The Festival of the Bluegrass has been an early summer ritual at the Kentucky Horse Park campgrounds for decades. But, this weekend fans of fiddles, banjos, mandolins, guitars, and upright basses will gather without the festival’s founder, Bob Cornett. Cornett died in April at the age of 89.
The founder’s idea for preserving bluegrass excitement can be witnessed this weekend in Lexington.
Kids gathered up under fabric canopies to hone their fiddling skills this week. More than 70 children, ages eight to 18, participated in the annual Kentucky Bluegrass Music Camp. Ian Hurd, 15, of Richmond is in his sixth year performing at the festival. He plays mandolin.
“Why do you like the Mandolin? Asked Stu Johnson
“It’s complicated and it sounds good, simple answer,” replied Hurd.
Hurd said instructors and staff at the camp are caring, truly enjoy music, and love participants. “They treat us well here. Like they feed us. Have games for us. And if you can hear in the background they teach us how to play some music," he said.
Another Richmond camper is Maddie McKinney, who says she’s now been part of the festival lineup for three years. She said her family has always played music. The camp setting suits her well.
“I like that you can just play music and have fun and no one judges you. You’re learning new things while playing music and stuff,” explained McKinney.
It’s a swan song of sorts for Beckie Hatton of Paris. She’s leaving the administrator post for the camp, which began in 2002. Hatton, who’s steeped in Bluegrass, playing most all the instruments, remembers founder Bob Cornett coming up with the idea for the camp.
“These children that will start out as beginners, then move on to intermediate and then they’ll move on to advanced and then they’re going to get too old to come to the camp. They’ll come back to the camp and teach, and that’s what’s happened. They’re coming back around again," she said, "and now the ones that were students a long time ago are now instructors.”
Vigil Bowlin, from Laurel County teaches at the Kentucky School of Bluegrass and Traditional Music in Hyden. But, this week, he’s served as instructor for fiddlers. He senses an uptick in bluegrass music, just not quite to the level when a popular movie, Oh Brother Where Art Thou hit the scene almost 20 years ago. “It’s not like it was after the Oh Brother movie came out, I don’t think. But, it’s right on the edge. And I don’t what the sparks going to be but next time there’s a spark, it’s going to blow up again I think. These things run in cycles,” said Bowlin.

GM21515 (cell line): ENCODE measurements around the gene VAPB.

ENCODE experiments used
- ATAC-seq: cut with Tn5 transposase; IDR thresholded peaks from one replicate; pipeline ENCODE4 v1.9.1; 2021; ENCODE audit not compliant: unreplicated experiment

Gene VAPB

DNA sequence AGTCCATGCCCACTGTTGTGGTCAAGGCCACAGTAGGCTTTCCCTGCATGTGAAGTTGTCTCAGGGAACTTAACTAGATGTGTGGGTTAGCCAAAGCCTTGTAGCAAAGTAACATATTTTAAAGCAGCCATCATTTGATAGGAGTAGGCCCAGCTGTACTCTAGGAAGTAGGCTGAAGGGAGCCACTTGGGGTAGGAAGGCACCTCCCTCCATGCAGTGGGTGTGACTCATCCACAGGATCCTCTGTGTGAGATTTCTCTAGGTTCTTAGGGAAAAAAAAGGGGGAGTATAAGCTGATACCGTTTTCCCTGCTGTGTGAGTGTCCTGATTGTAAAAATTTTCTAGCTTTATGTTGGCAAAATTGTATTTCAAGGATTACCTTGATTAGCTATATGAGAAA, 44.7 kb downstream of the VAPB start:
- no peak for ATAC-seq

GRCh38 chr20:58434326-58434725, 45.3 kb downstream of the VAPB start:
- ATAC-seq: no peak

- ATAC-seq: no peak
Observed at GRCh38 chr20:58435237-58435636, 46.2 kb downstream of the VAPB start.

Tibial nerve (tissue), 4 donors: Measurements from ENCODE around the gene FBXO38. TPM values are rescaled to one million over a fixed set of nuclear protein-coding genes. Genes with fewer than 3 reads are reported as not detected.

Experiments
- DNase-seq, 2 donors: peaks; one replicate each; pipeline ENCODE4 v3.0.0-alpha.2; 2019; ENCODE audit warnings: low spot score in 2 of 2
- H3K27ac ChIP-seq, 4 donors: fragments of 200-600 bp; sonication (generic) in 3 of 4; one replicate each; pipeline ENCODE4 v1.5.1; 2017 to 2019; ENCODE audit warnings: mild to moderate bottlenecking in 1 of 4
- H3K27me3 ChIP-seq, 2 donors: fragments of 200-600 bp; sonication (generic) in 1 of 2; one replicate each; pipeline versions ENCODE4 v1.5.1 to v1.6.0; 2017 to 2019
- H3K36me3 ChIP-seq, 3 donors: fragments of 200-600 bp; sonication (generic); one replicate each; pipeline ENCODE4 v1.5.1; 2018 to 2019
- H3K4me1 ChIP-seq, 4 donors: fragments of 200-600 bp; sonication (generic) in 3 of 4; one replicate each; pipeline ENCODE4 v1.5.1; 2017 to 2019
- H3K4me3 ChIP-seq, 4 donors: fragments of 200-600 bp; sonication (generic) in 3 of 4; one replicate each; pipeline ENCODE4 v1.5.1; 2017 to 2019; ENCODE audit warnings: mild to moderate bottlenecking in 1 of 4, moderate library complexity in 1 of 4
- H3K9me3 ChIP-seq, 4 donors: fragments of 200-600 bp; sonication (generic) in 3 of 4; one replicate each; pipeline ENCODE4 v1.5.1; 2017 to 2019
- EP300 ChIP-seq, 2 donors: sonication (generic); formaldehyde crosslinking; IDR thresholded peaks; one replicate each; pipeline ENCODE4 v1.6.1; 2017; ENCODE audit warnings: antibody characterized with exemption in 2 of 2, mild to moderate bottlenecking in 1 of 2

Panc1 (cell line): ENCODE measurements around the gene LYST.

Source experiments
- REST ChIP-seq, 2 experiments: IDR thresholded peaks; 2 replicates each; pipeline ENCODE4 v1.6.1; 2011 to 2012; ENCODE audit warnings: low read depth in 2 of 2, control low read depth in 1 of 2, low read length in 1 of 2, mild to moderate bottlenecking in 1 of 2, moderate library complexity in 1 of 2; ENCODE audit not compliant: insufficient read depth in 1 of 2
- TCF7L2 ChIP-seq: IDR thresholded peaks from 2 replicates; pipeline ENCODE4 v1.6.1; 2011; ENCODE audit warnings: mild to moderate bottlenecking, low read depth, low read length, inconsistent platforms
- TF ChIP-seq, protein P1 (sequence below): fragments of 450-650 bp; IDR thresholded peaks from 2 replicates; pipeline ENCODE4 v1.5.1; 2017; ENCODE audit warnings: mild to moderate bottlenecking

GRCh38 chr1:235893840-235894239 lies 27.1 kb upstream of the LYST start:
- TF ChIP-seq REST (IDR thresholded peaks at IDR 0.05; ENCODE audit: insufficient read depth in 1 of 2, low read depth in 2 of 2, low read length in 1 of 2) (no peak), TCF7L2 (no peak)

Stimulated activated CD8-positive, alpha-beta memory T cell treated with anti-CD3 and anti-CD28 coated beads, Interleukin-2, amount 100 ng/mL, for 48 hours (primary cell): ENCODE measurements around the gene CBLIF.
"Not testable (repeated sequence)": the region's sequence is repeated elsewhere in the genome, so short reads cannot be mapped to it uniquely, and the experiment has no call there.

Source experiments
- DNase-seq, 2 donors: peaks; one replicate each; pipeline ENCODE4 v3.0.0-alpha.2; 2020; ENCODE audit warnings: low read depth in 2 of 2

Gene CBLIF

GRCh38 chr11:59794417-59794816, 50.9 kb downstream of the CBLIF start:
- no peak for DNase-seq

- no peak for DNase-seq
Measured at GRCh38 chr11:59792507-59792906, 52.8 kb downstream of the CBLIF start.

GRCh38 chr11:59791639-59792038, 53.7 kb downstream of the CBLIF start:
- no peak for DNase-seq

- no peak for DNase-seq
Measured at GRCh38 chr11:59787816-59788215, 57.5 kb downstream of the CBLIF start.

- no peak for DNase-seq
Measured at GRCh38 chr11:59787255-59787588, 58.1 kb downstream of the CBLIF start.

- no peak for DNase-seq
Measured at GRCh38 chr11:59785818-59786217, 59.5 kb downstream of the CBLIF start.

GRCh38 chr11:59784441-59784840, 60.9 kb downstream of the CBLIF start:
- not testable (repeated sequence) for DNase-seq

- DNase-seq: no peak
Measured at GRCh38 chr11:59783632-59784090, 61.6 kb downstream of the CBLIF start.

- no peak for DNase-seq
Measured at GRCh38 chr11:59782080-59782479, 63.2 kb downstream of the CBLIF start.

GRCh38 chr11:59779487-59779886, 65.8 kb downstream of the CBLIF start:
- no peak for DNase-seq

Bowlin says he was raised in the foothills of the Appalachian Mountains, where bluegrass music is part of the Kentucky heritage.
Not everyone at the horse park has a long standing connection with bluegrass music. Julie Williams of Morehead had two children, 10 year old Andrew and 15 year old Morgan benefitting from instruction. She says her daughter’s interest in the banjo was not bluegrass related.
“Actually a band that we listen to called Mumford and Sons. It’s kind of a mainstream band, but they use the banjo in their music and she thought it was a neat instrument and starting learning from there,” Williams said.
Just a few feet away from the covered groups of camp musicians, music was occurring inside a trailer. Bailey Humphrey, 17, said she was attracted to the sound of the upright bass about eight years ago. Her eventual instructor Zach Yates told her if she could learn the notes of the strings he would teach Humphrey how to play. The Sadieville teenager said she came back with the right answer and he’s been her teacher ever since. Having an older brother who is an electric bass player was a big help.
“He would play the electric bass and I fell in love with in it. So, for one year for Christmas, they rigged up a toy bass and made it where I could plug it into an amp and actually play. So, I’ve been playing the bass since then, but the upright bass since I was like seven or eight,” said Humphrey.
Humphrey plays six other instruments including the flute, clarinet, and piano.
Her instructor Zach Yates is one of those one-time campers who has remained a part of the festival, now serving as education coordinator. The Shelbyville resident says he felt a strong urge to pass on what he’s gained from the experience year.
“When I was a kid someone helped me play. They taught me how to play and they help me at jams. They gave me tips on what to do and what not to do and how to do things better rather than doing it a certain way. And I just want to be that person for the kids,” Yates noted.
The 4-day bluegrass music event in Lexington traditionally opens with a performance by participants in the music camp. It’s a kickoff event for what can be the start of a lifelong love for the festival.
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